Talend

Creating a Simple Job Using Talend Open Studio

Creating a Simple Job Using Talend Open Studio

Today, I will explain how to create a simple job in Talend Open Studio to perform a task similar to the one shown in my previous post, which is exporting data from a database to a CSV file and send it in an e-mail. The main idea is to show how simple it is to use Talend Open Studio to create a simple job.

TOS (Talend Open Studio) is a type of application that is easier to explain in a video tutorial, rather than in a blog post due to drag and drop workflow. As I like detailed explanations, you will see a long list of steps and lots of screenshot animations, I just hope you don’t get lost. Once you get used to Talend, you will find it simple and you will be able to create simple jobs in minutes.

Introduction to Talend Open Studio

Talend is an open source data integration platform, that allows you ingest data from any source and helps you build data pipelines very fast. To simplify, it is a drag and drop ETL tool that is easy to learn and use. Talend provides various software and services for data integration, data preparation, data quality, Big Data and more.

In computing, extract, transform, load (ETL) is the general procedure of copying data from one or more sources into a destination system which represents the data differently from the source(s) or in a different context than the source(s).

Source: Wikipedia

Talend will create a Java code for your job without requiring you to write a single line of code. You don’t need to have Java knowledge to use it, but it helps especially when encountering errors. Talend is based on the Eclipse IDE and you can run on multiple operating systems (e.g. Windows, macOS and Linux). One of the downsides is the high memory consumption, but this is common in larger Java applications.

Here a comparisson between Talend Open Studio and the user-based paid subscription versions. Depending on your needs, Talend Open Studio can be sufficient.

Talend Open Studio Preparation

Below a list of useful links for you to get Talend Open Studio for Data Integration up and running:

Since Talend IDE requires Java, you need to install Java first.

One of the first steps when opening Talend Open Studio is to ensure you have the Java settings right. On the menu, go to Windows > Preferences

  • Under Java > Compiler, select the recommended version 11 for the compiler compliance level.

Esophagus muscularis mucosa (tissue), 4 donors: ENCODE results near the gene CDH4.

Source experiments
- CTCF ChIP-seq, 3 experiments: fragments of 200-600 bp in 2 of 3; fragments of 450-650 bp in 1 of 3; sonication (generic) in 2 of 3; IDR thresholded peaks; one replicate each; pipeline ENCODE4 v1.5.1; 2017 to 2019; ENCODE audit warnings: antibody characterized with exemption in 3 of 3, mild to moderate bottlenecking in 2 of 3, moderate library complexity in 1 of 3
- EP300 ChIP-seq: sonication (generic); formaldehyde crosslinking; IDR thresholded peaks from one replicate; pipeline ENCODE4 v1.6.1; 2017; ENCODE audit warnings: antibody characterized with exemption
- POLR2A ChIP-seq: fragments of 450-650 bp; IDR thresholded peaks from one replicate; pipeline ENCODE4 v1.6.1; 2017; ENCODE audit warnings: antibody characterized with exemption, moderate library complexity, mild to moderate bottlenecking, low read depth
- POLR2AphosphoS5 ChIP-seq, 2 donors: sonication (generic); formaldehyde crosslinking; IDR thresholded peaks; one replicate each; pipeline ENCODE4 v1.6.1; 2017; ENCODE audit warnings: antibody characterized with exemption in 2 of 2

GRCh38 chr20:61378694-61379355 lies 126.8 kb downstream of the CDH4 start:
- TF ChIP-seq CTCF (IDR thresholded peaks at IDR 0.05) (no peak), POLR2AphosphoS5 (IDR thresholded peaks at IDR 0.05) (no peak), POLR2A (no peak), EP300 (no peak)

• Under Java > Installed JREs, ensure that you have the correct version installed and selected, also recommend the version 11.
Java Settings

Java Settings

Creating a Simple Job

As mentioned earlier, this tutorial will explain how to use Talend Open Studio to create a job to execute the following steps:

  • Export data from a database
  • Save the data to a CSV file
  • Send the file in an E-mail

First, we have to create a job:

  1. Right click on Job Designs
  2. Click on Create Job
  3. Fill the name, purpose and description for the job (only name is required)
  4. Click on Finish
Creating a Job

Creating a Job

Because I will be extracting data from database, we need to create a Db Connection.

  1. Expand Metadata (Left hand side in Repository tab)
  2. Right click on Db Connections
  3. Click on Create connection
  4. Write a name for the connection
  5. Press next
  6. Select the DB Type and fill all relevant information about the connection
  7. Click on Test connection
  8. If you don’t have the required module installed, click on Download and install all modules available
  9. Confirm the successful connection
  10. Click on Finish
Creating a Database Connection

Creating a Database Connection

Now that we have a connection, we will create a query for our job.

  1. Right click at the created connections
  2. Click on Edit queries
  3. Add your query
  4. Click on run
  5. Check the result
  6. Click on OK
  7. Confirm with Yes to save your query
  8. Write a name for your query
  9. Click on Save
  10. Click on Yes to propagate the modification
  11. Click on Ok
  12. Expand Queries to see your new query
Creating a Query

Creating a Query

I was playing around with different queries in TOS and I missed to use the correct query before taking the screenshots. The simplified query should be:

SELECT CONVERT(DATE,p.payment_date) AS DT, sum(p.amount) AS AMOUNT
  FROM payment p
  WHERE p.payment_date >= '20050727' 
        AND p.payment_date < '20050803' 
  GROUP BY CONVERT(DATE,p.payment_date)
ORDER BY DT

Notes:

  • I used a simple query for the old Sakila database. Ideally, when scheduling to run a job every day or once a week, you would use conditions like WHERE mydatecolumn > DATEADD(DAY, -7, CONVERT(DATE, GETDATE())) and not a fixed date.
  • Talend removes all line breaks and therefore a line comment -- hides all of the following SQL code, including the code on all the following lines. You should use block comments /*comment*/ instead. You may be able to run the query in SQL Builder using a line comment, but you could encounter an error when trying to run the job.

With our database connection and query ready, from now on it is mainly drag and drop. First, I will start with the export to a CSV file:

  1. Drag and drop the database connection to the design workspace
  2. Choose the component tDBConnection
  3. Click on OK
  4. Drag and drop the query to the design workspace
  5. Choose the component tDBInput to extract data (could also use tDBRow)